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a sense of community November 5, 2013
Hurt and pain are universal. What we do with those hurts and the pain we carry, can shape us. It can cause us to hide away, to build fences, or it can cause us to live with abandon.
Over the decades, I have experienced pain. I am guessing you have as well.
We have often talked about how the worst bosses or those above us in our jobs, have always been the christian ones. We have left congregations never wanting to return to those building, or denominations, or any other ones.
Recognizing who is safe, and who isn't, having healthy boundaries is very important. However I had gotten to a point where I treated every one like alligators. A tiny brush of thorns and I was out of there.
By trying to live open and vulnerable lives, which sounds sooo scray, we invite others into our lives. We also open ourselves up to pain. G-d is able to use our pain to help others, for their experiences to help us, and for us to be able to move forward together.
Holman Christian Standard Bible (HCSB)
9 Two are better than one because they have a good reward for their efforts. 10 For if either falls, his companion can lift him up; but pity the one who falls without another to lift him up. 11 Also, if two lie down together, they can keep warm; but how can one person alone keep warm? 12 And if someone overpowers one person, two can resist him. A cord of three strands is not easily broken.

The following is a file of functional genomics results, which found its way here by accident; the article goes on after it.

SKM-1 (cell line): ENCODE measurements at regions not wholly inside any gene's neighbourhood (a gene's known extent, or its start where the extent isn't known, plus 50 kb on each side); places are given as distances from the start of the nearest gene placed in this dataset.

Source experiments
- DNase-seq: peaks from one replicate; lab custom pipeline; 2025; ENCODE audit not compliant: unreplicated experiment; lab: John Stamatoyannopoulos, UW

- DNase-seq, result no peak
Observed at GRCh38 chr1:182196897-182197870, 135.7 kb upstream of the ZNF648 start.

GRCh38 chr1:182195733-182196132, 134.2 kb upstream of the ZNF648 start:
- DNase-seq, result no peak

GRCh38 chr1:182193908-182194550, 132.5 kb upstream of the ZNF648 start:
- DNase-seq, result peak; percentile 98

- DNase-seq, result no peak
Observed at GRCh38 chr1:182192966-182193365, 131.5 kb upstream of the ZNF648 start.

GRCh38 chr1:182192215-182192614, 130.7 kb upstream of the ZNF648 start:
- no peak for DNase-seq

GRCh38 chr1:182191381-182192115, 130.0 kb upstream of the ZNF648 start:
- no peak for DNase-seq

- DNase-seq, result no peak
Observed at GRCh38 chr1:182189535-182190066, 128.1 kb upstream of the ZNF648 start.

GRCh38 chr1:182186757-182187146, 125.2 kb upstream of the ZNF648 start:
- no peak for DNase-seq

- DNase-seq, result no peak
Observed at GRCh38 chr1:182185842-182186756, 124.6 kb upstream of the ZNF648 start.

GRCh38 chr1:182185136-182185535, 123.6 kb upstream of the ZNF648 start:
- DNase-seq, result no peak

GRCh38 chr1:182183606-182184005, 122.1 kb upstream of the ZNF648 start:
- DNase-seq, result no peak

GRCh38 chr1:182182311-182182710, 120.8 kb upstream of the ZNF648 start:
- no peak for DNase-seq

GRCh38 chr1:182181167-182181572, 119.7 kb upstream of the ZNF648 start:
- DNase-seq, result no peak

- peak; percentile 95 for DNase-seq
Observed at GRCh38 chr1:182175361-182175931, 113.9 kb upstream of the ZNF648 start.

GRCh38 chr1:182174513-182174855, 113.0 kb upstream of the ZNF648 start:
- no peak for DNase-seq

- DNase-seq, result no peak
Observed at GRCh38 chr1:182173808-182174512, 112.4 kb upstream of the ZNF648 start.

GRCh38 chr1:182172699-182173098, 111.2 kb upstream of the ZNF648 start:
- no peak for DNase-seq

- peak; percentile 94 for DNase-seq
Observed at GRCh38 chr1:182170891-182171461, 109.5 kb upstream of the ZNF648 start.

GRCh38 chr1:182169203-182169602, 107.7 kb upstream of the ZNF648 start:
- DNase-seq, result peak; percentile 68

Mary Demuth uses the community of the Lord's Prayer to show how to bring your hurts to His feet for healing, not just of ourselves but for all involved. Watch the book trailer.
Review by Heather
Family members hurt us. Friends betray us. Fellow Christians deceive us. But Jesus provides a path through the pain—the Lord’s Prayer.
In The Wall Around Your Heart, Mary DeMuth shows you that you can reach wholeness and healing in the aftermath of painful relationships by following the road map of the Lord’s Prayer. You’ll walk through story after story of hurt people who are led through biblical truth into amazing, life-sustaining, joyful growth.
Life is hard. People can be mean and petty and awful. But they can also be amazing and beautiful and sacrificial. God is good. He is faithful. You can trust him with your relationships. “He’ll send people to call out what is hard in your heart,” Mary shares. “And that’s a gift to you.”
Allow God to access the wall around your heart. Dare to say, “Tear down the bricks, Lord, whatever it takes.” Pray first. Ask for bravery—for yourself and for others. Risk engaging despite your hurt. Seek the shelter of Jesus.You don’t have to resign yourself to your wounds! You can rise above the pain. You’ll usher in a new life—an openhearted way of relating to others that expands the kingdom of God. In the process, you’ll draw closer to Jesus, be healed, and become an agent of healing to others.
|Publication Date||October 15, 2013|